There Is No Dog
I liked Meg Rosoff's There is No Dog. It's a funny, somewhat scattered, odd little story that I wasn't expecting. I think when you read the blurb on a book that tells you God is a stereotypical teen boy, you get some expectations--like seeing a preview for a Will Farrel movie. I expected much more zaniness than this story brought, and I appreciate that the humor was more understated.
Rosoff takes the idea that God is a perma-teen named Bob seriously. He Gods the planet earth with the assistance of an older gentleman, Mr. B, who feels he was robbed of the promotion to rule the planet himself. He can't stand Bob's mood swings and laziness, not to mention Bob's tendency to fall for mortals on a whim. Mortals like Lily, who pray for love and are heard by Bob, who then attempts to fulfill their prayers himself to fight off his loneliness and boredom.
Lily works in a zoo on earth with a grumpy boss named Luke, and they're doing their best to help the zoo cope with the crazy weather--flooding and hail in the British summer--which is caused by Bob's mood. Mr. B has been after Bob to fix the off weather, but Bob will do it later.
How did such a layabout get to be the God of his own planet? He got his job as a result of his mother's winning a game of poker. She won the God of Earth job and handed it to her son. At a later game of poker, she bets and loses Bob's pet Eck, a betrunked penguinish creature he'd created long ago, of which Eck is the lone remaining example. She loses it to a God who plans to eat it, but his goddess daughter doesn't want him to. This is troublesome, because he's afraid of looking like a weenie if he caves in and doesn't eat the thing.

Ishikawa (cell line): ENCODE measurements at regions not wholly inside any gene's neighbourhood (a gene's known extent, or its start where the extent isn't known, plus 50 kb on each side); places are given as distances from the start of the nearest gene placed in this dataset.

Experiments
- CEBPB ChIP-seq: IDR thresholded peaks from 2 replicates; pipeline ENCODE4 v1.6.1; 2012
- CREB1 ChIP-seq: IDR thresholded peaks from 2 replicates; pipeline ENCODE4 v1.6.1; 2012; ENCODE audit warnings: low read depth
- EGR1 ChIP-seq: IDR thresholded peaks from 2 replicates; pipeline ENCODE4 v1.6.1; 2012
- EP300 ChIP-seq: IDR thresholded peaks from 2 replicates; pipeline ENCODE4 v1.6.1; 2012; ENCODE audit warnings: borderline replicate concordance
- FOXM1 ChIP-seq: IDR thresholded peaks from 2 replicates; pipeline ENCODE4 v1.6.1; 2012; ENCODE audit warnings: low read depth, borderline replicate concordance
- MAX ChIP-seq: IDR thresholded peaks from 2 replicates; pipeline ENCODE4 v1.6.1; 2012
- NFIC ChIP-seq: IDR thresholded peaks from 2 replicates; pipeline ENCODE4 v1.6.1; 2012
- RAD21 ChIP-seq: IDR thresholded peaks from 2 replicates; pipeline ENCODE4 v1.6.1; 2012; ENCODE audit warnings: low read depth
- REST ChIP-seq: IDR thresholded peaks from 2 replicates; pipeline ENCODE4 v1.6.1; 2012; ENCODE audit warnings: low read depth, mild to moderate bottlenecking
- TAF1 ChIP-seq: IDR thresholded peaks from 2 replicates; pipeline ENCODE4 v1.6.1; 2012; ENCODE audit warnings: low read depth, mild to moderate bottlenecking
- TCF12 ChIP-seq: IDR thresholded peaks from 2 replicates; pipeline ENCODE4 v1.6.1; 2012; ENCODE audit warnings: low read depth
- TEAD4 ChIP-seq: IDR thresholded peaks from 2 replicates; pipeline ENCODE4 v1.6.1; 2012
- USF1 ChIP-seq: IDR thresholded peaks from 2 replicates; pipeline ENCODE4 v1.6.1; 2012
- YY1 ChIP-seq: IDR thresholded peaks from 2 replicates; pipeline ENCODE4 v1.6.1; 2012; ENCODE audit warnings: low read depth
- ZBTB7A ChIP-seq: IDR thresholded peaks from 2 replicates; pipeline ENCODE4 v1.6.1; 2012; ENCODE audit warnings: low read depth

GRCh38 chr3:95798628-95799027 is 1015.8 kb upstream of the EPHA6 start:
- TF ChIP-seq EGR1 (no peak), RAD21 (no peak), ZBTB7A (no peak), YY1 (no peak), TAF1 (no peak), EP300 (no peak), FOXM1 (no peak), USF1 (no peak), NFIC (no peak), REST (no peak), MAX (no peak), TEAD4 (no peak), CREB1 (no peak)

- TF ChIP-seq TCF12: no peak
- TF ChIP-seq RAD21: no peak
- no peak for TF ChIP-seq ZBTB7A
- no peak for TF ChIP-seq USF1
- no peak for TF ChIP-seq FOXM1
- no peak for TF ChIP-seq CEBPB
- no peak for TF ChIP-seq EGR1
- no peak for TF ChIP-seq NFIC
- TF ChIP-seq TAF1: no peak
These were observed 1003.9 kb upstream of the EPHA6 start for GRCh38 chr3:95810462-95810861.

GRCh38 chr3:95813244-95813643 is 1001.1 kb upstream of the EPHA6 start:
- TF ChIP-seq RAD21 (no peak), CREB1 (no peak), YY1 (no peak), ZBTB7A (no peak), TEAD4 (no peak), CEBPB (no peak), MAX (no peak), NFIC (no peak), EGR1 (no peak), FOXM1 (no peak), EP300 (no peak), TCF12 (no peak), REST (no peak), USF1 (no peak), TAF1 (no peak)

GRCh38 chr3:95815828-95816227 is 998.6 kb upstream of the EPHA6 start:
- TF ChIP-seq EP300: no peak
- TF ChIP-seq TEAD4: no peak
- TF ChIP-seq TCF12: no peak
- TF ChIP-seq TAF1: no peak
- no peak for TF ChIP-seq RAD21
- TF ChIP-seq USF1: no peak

One final thread brings in Lily's mom, who hassles Lily to date and find a suitable mate. She gets to meet Bob when he's courting Lily, and is somewhat put off by him. She talks with Lily's god-father, the local pastor she'd once held a flame for, while they care for flood refugees in the church, and they conspire to confront Lily about her bizarre boyfriend. But can they prevent a mortal girl from falling in love with God?
Rosoff's humor-writing chops are strong--there are some very funny moments in this story. The danger is that the premise is so absurd that she has to work to bring the hilarity up to match it. I think she does well, but humor is a matter of taste--mine is undoubtedly different than yours. I would definitely read Rosoff's next humorous story--she's not bad at writing them.
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